When I picked my kids up from school yesterday, I asked them the same questions I always do: whadya learn, did you play nicely, whadya you eat for lunch. I used to pack their lunches, but they decided they wanted to  eat a hot meal from the school cafeteria just like their friends do. I initially sniffed at the idea, but after learning more about California’s school lunch guidelines, I acquiesced.

I discovered that for my son, one of the perks of eating from the cafeteria is that he gets a choice of regular (“white”) or chocolate milk. Guess which one my son chooses. That ruffles my feathers because I know of the problems associated with liquid calories, but I recognize that while I cannot control what he has at school, I’m still the nutritional overlord at home and don’t budge on healthy eating principles there.

Yesterday, my son announced that he had “white” milk for lunch. My daughter explained: there was no chocolate milk available, only “white” milk, so most kids didn’t drink milk today.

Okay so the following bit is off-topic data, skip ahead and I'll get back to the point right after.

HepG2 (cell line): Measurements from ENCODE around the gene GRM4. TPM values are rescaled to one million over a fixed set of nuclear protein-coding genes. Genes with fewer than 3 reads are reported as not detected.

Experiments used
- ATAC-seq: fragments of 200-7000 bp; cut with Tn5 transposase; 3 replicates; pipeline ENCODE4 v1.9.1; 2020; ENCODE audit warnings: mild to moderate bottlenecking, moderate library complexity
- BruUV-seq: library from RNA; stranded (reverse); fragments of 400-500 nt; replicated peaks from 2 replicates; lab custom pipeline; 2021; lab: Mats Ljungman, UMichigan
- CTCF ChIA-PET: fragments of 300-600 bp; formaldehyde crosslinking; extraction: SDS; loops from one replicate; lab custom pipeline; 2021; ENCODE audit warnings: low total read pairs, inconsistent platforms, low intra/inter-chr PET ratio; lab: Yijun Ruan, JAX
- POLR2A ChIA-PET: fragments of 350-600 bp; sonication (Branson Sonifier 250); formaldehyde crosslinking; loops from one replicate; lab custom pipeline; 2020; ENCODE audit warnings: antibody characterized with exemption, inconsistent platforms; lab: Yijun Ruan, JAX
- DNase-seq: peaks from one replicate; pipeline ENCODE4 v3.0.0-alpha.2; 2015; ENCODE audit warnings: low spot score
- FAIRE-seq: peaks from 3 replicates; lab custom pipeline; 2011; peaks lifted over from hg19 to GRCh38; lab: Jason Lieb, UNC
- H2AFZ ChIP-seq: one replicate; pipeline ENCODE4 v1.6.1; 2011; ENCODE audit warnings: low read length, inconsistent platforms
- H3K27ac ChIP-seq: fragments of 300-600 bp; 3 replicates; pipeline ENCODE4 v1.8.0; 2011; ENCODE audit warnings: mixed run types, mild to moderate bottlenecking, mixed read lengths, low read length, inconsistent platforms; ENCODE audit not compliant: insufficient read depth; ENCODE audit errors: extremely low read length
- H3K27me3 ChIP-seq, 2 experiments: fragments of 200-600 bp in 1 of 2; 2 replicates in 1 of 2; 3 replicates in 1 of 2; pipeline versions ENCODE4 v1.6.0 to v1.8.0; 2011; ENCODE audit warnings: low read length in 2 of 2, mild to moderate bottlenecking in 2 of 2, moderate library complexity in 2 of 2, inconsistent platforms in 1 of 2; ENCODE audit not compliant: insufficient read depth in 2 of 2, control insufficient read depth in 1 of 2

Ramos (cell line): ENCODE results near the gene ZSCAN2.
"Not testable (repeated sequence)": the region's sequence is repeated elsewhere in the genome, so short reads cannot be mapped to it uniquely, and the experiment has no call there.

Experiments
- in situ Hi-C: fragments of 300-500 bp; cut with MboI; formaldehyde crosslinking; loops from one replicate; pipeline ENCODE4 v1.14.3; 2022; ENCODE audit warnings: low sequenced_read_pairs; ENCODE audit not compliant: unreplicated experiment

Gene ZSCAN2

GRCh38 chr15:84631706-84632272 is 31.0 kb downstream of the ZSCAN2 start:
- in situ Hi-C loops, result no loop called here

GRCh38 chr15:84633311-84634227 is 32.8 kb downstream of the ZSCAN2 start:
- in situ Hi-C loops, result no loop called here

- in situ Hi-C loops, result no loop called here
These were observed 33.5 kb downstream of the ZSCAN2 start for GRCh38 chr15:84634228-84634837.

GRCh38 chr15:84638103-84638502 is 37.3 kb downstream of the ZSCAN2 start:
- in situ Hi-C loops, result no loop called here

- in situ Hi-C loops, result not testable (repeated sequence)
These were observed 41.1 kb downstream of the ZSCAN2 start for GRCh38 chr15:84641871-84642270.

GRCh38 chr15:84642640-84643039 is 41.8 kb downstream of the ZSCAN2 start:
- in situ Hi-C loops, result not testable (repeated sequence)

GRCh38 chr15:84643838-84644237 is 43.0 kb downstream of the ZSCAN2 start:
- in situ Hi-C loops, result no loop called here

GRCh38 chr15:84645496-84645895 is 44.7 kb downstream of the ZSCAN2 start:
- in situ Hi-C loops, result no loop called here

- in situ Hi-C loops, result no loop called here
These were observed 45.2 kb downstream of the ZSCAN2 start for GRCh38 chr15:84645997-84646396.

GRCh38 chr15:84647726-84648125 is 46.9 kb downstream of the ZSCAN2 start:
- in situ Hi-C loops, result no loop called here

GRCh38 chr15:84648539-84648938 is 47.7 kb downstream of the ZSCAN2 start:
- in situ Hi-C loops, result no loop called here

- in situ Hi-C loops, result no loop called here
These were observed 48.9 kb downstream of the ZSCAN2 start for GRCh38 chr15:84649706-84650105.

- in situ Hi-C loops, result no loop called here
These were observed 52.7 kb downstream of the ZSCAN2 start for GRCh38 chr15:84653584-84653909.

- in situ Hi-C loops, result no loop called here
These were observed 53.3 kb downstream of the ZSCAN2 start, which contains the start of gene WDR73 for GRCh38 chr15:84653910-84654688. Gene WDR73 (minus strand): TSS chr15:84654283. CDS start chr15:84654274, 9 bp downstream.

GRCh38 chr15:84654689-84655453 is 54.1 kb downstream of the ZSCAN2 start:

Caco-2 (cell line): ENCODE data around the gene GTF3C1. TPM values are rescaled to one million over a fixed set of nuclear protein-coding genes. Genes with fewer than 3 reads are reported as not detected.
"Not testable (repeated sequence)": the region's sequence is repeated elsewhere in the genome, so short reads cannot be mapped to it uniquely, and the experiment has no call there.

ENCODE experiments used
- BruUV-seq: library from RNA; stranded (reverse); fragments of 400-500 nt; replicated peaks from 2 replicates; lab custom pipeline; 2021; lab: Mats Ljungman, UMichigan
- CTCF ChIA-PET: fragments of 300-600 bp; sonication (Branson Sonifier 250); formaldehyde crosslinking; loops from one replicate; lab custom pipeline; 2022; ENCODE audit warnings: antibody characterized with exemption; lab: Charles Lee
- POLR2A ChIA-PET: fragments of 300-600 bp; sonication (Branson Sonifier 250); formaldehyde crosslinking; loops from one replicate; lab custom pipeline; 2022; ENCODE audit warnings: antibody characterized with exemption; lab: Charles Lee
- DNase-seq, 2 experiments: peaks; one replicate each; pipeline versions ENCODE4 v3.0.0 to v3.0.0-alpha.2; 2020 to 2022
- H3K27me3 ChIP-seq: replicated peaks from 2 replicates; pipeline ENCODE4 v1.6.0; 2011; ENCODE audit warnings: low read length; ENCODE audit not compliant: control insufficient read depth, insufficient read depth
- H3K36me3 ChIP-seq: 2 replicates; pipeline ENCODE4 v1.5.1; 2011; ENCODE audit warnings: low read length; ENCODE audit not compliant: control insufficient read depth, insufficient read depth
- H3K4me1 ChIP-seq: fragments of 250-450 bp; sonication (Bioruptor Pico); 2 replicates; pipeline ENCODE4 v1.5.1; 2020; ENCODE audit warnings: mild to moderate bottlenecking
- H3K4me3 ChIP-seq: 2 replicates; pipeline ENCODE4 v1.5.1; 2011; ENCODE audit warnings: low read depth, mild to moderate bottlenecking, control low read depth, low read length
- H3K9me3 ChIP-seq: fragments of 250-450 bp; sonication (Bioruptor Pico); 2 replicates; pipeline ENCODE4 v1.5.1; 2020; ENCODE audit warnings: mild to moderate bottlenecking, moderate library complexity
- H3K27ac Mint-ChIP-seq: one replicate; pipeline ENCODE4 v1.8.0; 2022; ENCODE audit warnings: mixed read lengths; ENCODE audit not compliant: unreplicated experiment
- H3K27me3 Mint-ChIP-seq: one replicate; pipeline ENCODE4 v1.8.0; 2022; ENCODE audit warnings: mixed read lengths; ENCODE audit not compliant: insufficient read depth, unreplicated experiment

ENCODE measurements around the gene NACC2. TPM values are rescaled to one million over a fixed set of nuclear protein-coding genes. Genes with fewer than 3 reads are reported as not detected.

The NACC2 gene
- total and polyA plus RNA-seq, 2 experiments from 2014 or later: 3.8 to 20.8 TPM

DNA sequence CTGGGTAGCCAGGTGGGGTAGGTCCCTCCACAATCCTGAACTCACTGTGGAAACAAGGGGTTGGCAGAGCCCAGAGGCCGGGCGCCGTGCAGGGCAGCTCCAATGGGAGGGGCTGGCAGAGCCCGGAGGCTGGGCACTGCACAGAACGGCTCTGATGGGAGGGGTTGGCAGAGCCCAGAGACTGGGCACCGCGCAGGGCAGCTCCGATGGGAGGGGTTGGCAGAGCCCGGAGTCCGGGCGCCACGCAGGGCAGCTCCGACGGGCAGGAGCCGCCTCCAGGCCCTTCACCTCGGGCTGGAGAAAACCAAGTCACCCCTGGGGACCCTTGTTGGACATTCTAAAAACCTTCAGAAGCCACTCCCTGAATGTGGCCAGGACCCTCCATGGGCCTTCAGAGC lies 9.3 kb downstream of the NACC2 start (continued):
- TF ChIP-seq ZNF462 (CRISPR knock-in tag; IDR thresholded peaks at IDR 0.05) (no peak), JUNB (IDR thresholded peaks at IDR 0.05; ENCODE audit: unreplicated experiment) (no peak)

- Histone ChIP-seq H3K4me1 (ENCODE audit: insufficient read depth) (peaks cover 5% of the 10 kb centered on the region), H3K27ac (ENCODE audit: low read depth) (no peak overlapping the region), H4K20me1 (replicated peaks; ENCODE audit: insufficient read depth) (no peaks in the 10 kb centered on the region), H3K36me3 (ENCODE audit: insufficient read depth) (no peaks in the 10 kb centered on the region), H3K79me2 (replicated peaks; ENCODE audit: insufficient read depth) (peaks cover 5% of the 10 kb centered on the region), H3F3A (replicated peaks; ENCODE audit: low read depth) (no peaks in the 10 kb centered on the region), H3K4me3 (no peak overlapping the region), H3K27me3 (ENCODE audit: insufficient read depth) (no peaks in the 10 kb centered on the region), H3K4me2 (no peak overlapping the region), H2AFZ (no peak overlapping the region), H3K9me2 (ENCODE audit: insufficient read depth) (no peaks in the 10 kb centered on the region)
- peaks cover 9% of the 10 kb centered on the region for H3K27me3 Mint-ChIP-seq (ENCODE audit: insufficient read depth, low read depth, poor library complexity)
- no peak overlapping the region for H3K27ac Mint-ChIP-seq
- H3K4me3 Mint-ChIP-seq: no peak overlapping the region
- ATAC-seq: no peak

Why is this an important point? Because there’s been a push by the dairy industry to slow the decline in milk consumption by fighting to keep chocolate milk in schools, arguing that when chocolate milk is removed, kids choose less nutritious drinks. The National Dairy council contends that kids don’t drink enough milk as it is, although one wonders how much milk consumption would be deemed “enough” by the organization that has a vested interest in selling as much dairy as possible.

Regardless, my daughter verified that without chocolate milk, kids didn’t drink much of the other stuff. There were no other drink options available besides water, which did not strike me as a negative, but the situation may be different in other school districts.

The behaviorist in me recognizes a bigger problem, however. Children aren’t drinking chocolate milk because they feel the need to get more milk in their diet. They’re drinking it because it’s sweet. By loading milk with sugar in order to coax kids to consume it, we’re basically shaping an addiction to sugar. The more that chocolate milk is presented, the more that kids will demand it in and out of school. That’s not limited to chocolate milk, it encompasses all the other foods they’re consuming. The more sugar that’s in food, the greater the expectation of sugar is, and the greater the resulting demand for a higher level of sweetness. This isn’t rocket science, this is basic learning.